Not everybody’s idea of the perfect beach vacation involves cocktails at a luxurious resort. In fact, even vast expanses of white sand aren’t preferred by one and all. If you would rather explore a destination that’s a bit more rugged, you’ll be pleased to find several beaches along Maui’s northwest coast that fulfill your wildest expectations. These take a little extra work to pinpoint and access, but the reward will prove more than worthwhile: a serene experience complete with picture-perfect vistas.
One of the best options for escaping the hustle and bustle? Punalau Beach. Small and secluded, this beach offers plenty to love for vacationers who thrive on exploration.
Most tourists have no idea Punalau Beach exists, even though many come within a few hundreds of yards of it en route to the popular Nakalele Blowhole. It’s a prime hangout among local surfers, who appreciate the unique challenges that “The Mill” delivers.
This surfing opportunity should not be tackled by novices, as its waves are notoriously challenging. Still, that doesn’t mean you need to be an advanced surfer to check out the delights of Punalau Beach. If you want to gaze at the waves and enjoy dramatic scenery, you’ll find few places that deliver as intriguing of a panorama.
Unfortunately, some of the attributes that limit crowds at this attraction also represent major drawbacks for the visitor in search of beach-based relaxation. For example: rocks are a chief source of complaints. They are incredibly abundant near the beach, to the point that it can be difficult to wade in the water. Interestingly, however, the very rocks that make some people wary of this beach can be an advantage for others, as the formations are picturesque in their own unique way.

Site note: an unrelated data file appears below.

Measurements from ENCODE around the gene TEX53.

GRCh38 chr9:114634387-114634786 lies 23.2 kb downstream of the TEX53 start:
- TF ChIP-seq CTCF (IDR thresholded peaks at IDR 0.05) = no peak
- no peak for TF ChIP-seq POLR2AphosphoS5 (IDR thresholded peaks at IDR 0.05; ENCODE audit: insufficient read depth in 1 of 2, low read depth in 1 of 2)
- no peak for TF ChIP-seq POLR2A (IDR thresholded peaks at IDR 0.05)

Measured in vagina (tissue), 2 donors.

Don’t expect to take advantage of restroom facilities or other amenities at this location, which even lacks the porta-potties found at some other secluded beaches in the area. In all likelihood, however, you won’t stay at this particular location long enough for the lack of amenities to be an issue. While it’s great for a brief stop, there’s probably not enough here to occupy you for more than half an hour — unless you’re a committed photographer, and then your mileage may vary. A few nearby parks (such as D.T. Fleming) do have restrooms, so consider stopping by one of these destinations first.
Swimming and snorkeling opportunities may be limited once you arrive at the beach, but that shouldn’t necessarily stop you from visiting — even if you don’t plan on surfing. If nothing else, this is a great place for taking dramatic photos. You can feel confident in your ability to score crowd-free snapshots that focus exclusively on the natural beauty of Hawaii.
With the right expectations, Punalau Beach can be a wonderful stop on your way to other local attractions. Take a moment from your busy day to witness the awe-inspiring scenery and enjoy some peace and quiet. After a brief break, you’ll be ready to return to your jam-packed day of Lahaina exploration.
-This beach can be easy to miss, particularly if you rely on phone-based directions. Your best bet for finding it: keep an eye out for the 34-mile marker on Honoapiilani Highway, as this is less than a mile from the beach.
-The dirt road that leads from the highway to the beach can be difficult to navigate. As such, the full drive to the beach is best undertaken by vehicles with high clearance. If you arrive in a small car, consider parking at the beginning of the dirt road and walking down to the beach. A short trek could save you a lot of stress.